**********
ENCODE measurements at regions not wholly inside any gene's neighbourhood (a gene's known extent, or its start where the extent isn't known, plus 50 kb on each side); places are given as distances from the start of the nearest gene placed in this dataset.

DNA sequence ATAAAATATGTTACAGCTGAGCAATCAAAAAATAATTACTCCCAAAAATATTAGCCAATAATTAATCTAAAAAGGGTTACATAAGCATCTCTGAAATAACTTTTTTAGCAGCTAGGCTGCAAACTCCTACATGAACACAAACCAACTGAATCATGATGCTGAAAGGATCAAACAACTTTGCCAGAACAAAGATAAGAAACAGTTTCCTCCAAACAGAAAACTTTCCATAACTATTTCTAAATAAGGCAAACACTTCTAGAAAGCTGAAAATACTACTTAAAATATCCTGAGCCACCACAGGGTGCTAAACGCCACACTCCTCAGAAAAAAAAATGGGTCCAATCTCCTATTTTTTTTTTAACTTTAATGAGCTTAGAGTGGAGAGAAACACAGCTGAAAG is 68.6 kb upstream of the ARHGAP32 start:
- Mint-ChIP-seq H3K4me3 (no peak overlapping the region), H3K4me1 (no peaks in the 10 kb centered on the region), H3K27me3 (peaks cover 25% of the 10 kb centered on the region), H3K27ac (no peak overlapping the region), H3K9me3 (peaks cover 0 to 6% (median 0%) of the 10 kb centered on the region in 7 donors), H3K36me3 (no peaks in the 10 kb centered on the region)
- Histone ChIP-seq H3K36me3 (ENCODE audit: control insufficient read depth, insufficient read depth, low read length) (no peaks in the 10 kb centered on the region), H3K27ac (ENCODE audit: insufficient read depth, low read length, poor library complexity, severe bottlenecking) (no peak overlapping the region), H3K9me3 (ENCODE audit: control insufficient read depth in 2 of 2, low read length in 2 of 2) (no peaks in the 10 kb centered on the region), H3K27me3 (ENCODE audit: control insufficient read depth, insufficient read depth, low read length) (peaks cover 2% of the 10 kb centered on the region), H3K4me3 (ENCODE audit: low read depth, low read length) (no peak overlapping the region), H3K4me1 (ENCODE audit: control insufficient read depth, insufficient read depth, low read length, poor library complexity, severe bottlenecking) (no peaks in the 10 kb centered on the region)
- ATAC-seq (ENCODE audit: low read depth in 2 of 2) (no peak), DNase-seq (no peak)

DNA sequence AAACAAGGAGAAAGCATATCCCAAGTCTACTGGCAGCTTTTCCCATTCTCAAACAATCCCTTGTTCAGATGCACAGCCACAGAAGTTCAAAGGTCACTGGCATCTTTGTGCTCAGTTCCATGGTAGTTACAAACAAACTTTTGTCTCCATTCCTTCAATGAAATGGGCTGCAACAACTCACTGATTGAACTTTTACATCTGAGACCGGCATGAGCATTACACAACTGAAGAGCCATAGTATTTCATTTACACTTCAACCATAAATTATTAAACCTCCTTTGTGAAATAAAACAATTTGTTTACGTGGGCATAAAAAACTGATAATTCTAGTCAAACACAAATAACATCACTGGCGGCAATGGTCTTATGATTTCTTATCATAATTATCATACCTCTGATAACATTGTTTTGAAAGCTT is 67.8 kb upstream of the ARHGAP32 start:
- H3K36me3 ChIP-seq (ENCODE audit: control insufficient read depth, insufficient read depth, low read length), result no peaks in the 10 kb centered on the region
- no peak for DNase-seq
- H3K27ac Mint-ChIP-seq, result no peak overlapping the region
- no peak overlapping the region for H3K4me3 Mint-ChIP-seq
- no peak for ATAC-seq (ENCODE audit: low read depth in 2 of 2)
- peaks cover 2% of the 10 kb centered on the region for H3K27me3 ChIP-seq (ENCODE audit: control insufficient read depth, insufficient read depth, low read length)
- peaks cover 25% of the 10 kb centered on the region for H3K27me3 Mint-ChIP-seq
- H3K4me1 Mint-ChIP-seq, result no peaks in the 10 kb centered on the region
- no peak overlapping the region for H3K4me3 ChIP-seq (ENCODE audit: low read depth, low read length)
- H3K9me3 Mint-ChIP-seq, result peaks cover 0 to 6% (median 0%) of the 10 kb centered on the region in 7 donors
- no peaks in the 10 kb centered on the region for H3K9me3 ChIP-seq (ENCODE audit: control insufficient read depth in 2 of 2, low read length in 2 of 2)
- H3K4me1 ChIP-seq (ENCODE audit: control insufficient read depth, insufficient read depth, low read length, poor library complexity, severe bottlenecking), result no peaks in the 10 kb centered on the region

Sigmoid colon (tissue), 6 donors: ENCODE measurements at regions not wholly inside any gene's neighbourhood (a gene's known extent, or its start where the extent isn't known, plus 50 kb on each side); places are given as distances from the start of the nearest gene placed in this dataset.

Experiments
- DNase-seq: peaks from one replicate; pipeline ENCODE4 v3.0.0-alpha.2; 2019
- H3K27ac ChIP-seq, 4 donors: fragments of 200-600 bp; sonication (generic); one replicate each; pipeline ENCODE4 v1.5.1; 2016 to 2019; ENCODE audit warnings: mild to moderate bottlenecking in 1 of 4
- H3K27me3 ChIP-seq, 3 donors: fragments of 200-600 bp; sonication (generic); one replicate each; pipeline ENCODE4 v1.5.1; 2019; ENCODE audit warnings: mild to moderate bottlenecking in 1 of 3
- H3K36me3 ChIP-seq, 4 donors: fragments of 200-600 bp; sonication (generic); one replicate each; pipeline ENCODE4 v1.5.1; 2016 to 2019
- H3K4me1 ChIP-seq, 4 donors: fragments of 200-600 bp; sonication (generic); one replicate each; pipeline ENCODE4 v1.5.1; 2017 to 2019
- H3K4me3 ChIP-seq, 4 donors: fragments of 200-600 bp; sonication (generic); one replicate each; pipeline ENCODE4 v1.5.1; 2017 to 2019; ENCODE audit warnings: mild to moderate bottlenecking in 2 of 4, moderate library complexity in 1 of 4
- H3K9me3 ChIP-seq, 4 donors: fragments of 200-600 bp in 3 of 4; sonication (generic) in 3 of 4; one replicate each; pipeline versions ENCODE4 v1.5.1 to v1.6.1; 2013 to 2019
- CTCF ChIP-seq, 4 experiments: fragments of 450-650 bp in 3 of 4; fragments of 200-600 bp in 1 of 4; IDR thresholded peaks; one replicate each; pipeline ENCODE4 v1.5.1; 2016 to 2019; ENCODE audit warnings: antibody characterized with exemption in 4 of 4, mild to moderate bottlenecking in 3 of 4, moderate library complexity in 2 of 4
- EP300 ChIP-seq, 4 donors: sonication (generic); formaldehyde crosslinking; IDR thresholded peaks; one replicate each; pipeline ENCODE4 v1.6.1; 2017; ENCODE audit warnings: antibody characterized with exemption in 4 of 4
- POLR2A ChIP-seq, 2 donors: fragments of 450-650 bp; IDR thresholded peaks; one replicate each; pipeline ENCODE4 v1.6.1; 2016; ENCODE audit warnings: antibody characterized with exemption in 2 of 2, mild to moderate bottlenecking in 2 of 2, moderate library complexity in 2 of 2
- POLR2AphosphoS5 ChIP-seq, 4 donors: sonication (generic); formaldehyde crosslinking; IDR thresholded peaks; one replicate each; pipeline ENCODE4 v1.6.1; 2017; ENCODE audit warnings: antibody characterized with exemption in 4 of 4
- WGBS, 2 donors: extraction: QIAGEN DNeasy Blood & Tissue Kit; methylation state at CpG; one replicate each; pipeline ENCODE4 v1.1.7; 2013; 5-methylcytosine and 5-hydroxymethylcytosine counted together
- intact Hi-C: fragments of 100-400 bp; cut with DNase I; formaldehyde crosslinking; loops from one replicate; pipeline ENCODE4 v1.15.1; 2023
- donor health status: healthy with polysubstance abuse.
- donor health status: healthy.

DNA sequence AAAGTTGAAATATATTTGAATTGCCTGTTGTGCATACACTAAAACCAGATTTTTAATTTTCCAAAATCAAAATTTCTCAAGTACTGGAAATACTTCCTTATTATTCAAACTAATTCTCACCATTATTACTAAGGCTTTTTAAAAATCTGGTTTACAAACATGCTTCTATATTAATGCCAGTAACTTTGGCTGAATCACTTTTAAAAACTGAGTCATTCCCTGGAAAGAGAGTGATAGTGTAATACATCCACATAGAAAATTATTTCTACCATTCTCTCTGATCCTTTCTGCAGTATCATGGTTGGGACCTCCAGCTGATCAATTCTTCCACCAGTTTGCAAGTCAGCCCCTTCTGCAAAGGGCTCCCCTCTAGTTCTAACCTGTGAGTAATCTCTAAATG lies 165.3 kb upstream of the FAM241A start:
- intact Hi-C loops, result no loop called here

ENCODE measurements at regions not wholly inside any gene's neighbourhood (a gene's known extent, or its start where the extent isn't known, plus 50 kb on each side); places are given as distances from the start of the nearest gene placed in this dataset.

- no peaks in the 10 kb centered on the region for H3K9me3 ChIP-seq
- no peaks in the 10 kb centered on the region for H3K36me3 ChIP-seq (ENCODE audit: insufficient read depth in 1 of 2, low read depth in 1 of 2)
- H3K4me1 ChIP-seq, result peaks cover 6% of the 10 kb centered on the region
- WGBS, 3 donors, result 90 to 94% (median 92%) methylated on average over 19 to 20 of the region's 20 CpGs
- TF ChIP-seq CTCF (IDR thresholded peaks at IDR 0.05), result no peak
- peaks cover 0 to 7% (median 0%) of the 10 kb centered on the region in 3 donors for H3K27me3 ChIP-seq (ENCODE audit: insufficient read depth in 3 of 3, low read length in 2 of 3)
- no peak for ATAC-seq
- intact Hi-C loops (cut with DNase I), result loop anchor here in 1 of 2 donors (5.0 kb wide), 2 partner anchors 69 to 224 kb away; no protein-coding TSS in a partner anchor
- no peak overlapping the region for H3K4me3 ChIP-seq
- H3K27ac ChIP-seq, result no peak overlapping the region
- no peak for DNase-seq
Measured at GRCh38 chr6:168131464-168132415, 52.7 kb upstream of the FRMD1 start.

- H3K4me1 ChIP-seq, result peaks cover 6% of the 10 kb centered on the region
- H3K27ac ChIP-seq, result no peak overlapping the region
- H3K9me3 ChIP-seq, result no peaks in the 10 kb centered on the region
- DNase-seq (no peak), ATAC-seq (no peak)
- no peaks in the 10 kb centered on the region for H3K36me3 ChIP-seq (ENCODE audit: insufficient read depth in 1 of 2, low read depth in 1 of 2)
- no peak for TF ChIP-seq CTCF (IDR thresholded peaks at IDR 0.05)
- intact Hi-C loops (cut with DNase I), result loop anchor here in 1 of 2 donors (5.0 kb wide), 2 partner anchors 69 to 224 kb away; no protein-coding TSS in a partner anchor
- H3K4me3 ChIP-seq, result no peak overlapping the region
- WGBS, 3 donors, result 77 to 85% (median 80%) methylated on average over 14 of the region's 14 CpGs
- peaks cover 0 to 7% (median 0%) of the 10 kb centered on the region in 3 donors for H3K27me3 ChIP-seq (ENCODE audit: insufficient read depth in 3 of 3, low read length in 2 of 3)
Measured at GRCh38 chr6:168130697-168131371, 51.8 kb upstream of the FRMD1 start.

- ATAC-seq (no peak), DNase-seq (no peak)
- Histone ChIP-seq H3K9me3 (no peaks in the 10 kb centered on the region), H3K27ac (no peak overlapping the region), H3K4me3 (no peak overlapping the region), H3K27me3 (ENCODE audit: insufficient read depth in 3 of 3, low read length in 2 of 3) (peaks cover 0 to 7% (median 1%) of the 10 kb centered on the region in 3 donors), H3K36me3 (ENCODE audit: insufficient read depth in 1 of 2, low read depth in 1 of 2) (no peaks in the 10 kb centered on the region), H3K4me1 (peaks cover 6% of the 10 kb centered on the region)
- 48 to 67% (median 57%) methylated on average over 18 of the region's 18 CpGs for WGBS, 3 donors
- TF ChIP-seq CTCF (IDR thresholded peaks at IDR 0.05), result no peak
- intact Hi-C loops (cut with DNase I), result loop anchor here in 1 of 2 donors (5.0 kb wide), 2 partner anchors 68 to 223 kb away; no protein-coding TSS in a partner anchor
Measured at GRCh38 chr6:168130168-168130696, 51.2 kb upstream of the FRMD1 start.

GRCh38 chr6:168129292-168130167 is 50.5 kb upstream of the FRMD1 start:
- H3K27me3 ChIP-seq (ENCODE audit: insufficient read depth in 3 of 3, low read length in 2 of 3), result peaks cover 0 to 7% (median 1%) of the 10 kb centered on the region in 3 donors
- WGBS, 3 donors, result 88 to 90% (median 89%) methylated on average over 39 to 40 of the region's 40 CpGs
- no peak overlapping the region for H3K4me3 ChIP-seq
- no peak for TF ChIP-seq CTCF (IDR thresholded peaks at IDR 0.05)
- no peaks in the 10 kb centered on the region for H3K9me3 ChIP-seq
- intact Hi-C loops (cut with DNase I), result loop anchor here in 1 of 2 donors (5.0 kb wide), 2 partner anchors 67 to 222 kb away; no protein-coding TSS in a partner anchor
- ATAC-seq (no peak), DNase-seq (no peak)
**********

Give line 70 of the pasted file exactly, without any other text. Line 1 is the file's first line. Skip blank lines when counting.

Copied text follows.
- WGBS, 3 donors, result 88 to 90% (median 89%) methylated on average over 39 to 40 of the region's 40 CpGs